We suggest that redrawing, blurring and/or smudging the boundaries of the essential(ized) body, poking holes and coming to terms with the porosity of our skin, might help us to grapple with the partial and processual becoming of our bodies-in-relation.This detaches form from function, challenges prefigured/ predetermined conceptions and understandings of body parts (including sexual elements, organs, and limbs), and opens up possibilities for thinking otherwise (and perversely) about the roles and functional boundaries being created and policed. |— Chessa Adsit-Morris, "It Takes More Than Two to (Multispecies) Tango: Queering Gender Texts in Environmental Education".[9]

The Queer Tango movement views being different as being normal. Who they are dancing with or how they are dancing is not important. Through connecting cultures and kin, Queer Tango is twisting away from negative ties with sexism and racism.

History of the Queer Tango movement[edit]

There is one story which claims that tango as a dance was born in the brothels of Buenos Aires, another relates that tango was created by men dancing tango between men on street corners at the beginning of the 20th century:

"Because of a shortage of women in the immigrant population, there were really only two practical ways for a man to get close to a woman under these circumstances. One was to visit a prostitute and the other was to dance. The men practicing together, looking for the best ways to please a woman when they danced with her, preparing for that rare moment when they actually did have a woman in their arms, were the people who created the Tango as a dance."

— Christine Denniston, Clichés about Tango. Origins of the Dance[10]

In the first decade of the 20th century, tango became famous as a couple dance (man-woman) in Paris.[11] There are also French and American postcards [12] from the first decades of the 20th century which represent tango between women. This feminine replica of man-to-man-tango generated much less literary documentation, yet a more extensive iconography tinged with a voyeuristic accent of eroticism:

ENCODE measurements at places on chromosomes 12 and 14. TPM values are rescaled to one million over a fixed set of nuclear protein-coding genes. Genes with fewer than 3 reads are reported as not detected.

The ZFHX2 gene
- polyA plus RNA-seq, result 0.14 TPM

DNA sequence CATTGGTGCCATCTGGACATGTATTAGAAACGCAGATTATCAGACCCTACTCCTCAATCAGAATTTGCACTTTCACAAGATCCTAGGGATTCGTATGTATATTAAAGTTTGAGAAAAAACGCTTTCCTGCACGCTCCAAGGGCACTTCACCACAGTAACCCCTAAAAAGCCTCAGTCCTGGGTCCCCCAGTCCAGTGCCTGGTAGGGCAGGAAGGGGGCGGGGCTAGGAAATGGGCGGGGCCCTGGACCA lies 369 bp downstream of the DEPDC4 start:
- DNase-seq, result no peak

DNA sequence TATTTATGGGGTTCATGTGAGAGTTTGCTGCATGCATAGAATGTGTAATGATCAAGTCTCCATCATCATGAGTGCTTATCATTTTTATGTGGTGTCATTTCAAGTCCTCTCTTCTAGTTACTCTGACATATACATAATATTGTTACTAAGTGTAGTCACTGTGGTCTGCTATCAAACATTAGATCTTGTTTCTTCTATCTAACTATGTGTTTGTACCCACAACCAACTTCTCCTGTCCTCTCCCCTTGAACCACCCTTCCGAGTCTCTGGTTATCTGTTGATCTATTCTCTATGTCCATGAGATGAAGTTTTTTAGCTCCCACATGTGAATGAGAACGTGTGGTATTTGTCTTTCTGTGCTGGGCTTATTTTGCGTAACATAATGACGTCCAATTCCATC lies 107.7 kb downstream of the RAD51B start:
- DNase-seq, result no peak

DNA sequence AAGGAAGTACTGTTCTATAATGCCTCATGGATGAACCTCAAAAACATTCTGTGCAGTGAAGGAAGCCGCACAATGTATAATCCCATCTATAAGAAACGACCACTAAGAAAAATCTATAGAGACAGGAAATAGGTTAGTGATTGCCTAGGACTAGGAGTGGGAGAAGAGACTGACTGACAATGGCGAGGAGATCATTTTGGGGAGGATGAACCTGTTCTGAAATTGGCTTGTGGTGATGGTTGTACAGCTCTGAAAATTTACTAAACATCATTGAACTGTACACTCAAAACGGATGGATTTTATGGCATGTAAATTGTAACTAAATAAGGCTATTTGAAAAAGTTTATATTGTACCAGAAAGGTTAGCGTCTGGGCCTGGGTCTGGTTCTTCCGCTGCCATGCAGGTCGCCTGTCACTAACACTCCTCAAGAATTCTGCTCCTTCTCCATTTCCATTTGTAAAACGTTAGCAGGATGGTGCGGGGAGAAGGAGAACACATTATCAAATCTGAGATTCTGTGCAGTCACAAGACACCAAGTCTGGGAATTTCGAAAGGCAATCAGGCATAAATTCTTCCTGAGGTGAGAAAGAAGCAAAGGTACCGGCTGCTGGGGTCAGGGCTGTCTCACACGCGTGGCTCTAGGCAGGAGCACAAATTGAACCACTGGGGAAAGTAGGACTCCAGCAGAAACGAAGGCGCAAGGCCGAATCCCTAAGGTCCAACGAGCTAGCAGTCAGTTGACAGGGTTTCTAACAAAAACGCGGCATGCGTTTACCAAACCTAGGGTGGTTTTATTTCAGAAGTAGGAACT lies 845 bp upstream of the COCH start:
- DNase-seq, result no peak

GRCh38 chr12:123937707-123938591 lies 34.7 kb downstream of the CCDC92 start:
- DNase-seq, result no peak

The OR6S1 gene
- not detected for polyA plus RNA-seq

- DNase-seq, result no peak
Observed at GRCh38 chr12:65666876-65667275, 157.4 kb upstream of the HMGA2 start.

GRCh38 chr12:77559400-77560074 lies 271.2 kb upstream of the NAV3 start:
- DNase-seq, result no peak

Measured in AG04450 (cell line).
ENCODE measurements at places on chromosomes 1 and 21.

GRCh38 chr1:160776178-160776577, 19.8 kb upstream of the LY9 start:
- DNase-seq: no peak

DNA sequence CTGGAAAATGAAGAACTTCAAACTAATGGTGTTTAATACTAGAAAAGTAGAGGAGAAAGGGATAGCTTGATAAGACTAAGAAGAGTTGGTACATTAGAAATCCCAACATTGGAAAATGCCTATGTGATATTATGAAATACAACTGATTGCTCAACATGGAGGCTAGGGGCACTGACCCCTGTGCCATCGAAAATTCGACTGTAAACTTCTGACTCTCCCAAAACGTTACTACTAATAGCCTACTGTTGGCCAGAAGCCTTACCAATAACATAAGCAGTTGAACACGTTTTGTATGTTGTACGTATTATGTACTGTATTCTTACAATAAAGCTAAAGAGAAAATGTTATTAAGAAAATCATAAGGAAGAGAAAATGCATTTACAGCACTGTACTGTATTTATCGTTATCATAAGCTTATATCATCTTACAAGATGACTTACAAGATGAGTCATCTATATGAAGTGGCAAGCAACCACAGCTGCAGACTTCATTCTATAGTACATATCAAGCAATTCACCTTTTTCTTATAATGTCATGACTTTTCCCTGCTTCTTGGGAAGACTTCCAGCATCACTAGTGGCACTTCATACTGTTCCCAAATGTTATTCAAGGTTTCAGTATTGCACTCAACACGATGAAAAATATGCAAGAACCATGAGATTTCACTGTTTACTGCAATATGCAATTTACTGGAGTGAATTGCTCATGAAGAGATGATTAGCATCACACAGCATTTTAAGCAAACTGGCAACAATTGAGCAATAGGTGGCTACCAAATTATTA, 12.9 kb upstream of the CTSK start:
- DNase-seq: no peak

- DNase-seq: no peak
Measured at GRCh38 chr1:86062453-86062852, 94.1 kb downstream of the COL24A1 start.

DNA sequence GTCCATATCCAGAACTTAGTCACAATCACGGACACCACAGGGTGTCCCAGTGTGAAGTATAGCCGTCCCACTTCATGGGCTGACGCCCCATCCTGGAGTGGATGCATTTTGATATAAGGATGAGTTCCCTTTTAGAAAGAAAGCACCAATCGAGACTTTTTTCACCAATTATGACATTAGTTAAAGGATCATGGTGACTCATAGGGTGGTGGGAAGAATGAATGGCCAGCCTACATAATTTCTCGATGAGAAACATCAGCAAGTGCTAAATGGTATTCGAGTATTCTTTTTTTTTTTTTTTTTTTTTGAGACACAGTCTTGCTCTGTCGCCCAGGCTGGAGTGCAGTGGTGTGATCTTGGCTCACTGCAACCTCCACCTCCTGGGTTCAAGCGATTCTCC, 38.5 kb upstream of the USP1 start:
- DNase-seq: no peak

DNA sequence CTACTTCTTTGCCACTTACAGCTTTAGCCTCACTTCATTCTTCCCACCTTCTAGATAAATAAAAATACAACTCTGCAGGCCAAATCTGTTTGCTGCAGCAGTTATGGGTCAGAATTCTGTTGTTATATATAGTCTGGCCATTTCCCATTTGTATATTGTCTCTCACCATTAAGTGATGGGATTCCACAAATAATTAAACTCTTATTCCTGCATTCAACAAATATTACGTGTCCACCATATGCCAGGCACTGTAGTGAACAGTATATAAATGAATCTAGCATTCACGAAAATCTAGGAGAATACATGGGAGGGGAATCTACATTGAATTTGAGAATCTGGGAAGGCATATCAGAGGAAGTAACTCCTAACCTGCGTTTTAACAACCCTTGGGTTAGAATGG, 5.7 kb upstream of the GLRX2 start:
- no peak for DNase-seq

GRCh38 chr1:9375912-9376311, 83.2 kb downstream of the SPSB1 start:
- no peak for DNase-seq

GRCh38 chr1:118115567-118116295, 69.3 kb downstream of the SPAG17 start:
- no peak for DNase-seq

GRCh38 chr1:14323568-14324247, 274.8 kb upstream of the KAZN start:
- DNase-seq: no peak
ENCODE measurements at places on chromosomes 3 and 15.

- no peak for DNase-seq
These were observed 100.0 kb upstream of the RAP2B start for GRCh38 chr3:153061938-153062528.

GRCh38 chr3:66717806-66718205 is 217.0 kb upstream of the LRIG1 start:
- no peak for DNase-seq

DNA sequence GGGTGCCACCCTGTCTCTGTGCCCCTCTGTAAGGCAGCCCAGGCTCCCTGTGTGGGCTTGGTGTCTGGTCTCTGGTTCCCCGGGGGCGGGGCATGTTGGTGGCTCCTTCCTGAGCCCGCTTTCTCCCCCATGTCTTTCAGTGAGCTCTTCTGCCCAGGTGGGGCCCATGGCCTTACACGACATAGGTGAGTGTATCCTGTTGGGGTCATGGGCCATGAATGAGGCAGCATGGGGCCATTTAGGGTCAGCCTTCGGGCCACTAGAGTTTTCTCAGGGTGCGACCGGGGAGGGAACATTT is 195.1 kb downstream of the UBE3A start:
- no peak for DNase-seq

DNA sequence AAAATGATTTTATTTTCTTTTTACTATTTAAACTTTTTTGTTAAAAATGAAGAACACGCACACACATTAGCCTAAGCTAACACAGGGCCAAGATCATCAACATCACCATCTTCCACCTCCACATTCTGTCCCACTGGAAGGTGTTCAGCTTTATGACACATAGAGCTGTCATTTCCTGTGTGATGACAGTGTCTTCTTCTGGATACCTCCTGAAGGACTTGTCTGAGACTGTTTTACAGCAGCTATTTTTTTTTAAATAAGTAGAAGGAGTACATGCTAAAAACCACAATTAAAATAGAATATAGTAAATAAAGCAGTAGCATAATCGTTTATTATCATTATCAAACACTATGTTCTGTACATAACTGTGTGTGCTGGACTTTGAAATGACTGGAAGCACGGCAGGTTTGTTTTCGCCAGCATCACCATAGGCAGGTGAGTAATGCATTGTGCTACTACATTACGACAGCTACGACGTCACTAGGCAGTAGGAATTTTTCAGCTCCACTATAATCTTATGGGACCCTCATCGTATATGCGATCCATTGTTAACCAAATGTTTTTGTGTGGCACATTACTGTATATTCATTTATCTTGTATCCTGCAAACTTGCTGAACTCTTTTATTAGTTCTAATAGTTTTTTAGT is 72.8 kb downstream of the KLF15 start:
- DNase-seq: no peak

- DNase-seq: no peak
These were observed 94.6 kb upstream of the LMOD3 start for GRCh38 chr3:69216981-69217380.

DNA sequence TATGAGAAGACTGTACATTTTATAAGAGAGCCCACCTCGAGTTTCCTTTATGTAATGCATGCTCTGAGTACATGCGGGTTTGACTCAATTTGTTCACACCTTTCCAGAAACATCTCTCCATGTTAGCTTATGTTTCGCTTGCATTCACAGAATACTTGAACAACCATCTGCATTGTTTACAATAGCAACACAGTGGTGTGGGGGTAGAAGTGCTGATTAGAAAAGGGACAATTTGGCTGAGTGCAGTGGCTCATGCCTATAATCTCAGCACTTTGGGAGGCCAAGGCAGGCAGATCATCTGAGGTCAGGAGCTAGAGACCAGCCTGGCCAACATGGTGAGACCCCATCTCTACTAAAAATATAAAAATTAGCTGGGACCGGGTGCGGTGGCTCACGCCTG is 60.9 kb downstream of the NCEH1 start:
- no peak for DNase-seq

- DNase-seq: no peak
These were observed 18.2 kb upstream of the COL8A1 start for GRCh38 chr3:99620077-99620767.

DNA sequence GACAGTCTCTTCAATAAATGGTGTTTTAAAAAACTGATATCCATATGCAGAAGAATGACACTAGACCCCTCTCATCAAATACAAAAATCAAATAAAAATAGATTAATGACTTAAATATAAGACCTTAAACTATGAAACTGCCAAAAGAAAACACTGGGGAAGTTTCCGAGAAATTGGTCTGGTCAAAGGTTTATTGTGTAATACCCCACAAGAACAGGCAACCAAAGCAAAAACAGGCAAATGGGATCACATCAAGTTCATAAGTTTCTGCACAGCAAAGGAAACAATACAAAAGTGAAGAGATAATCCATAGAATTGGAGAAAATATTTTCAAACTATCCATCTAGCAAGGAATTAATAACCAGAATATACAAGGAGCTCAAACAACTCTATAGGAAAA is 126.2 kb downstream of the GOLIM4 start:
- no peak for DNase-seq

"The origin of those images, like the origin of the enthronement of tango as a universal fashion, is Paris. They are mostly anonymous pictures of women before the retina of a man one imagines to be complacent with the image of two women narrowing the distance between their bodies, something this dance encourages. One cannot see in them any self affirmation of feminine propriety, but rather, flattery or seduction toward the male spectator.[…]On one hand, Saphic flirtation or outright lesbianism was exercised by valid individuals belonging to circles of artistic luster wherein this was entirely admissible. On the other hand, the cabarets, in their obvious role as vias for sexual escapism, found their place in society. The image of tango between women is to drink from both springs and, from both, some images representing it have been handed down to us."J. Alberto Mariñas, They dance alone…[12]

This popularity of Tango in Europe, and especially in Paris, made it an interesting couple dance (man-woman) for the upper classes in Buenos Aires, and the Tango was re-imported from Europe for their benefit.[11] The original way to dance it in same-sex couples got lost and was forbidden. Only male-female couples were allowed to dance in public milongas.

The queer tango movement which revives the origins of tango as a same-sex couple dance is relatively recent. It was founded in Hamburg, Germany where in 2001 the first gay-lesbian milonga was organized.[13] In the same year the First International Queer Tango Argentina Festival was brought to life. Since 2001 it takes place every year in order to bring together same sex couples in tango from all over the world. Born in Germany, the Queer Tango movement inspired other countries to create local queer tango scenes. Meanwhile, Queer Tango festivals are celebrated for example in Argentina,[14] Montevideo, in Denmark,[15] Sweden,[16] Paris, and in the United States.[17]

In the bastion of traditional heteronormative tango, Augusto Balizano opened the first queer milonga, La Marshall, in Buenos Aires in 2002.[18] A few years later, in 2005 Mariana Docampo started a weekly milonga in San Telmo called Tango Queer.[19]

Queer Tango in Buenos Aires[edit]

While queer tango is more and more common in the milongas in Buenos Aires,[20] discrimination persists against same-sex couples or couples who reverse the traditional sex-assigned roles. In late March 2022, a new milonga housed in a famous tango institution posted a list of rules at its entrance. Among those rules was a strict prohibition on same-sex couples dancing together.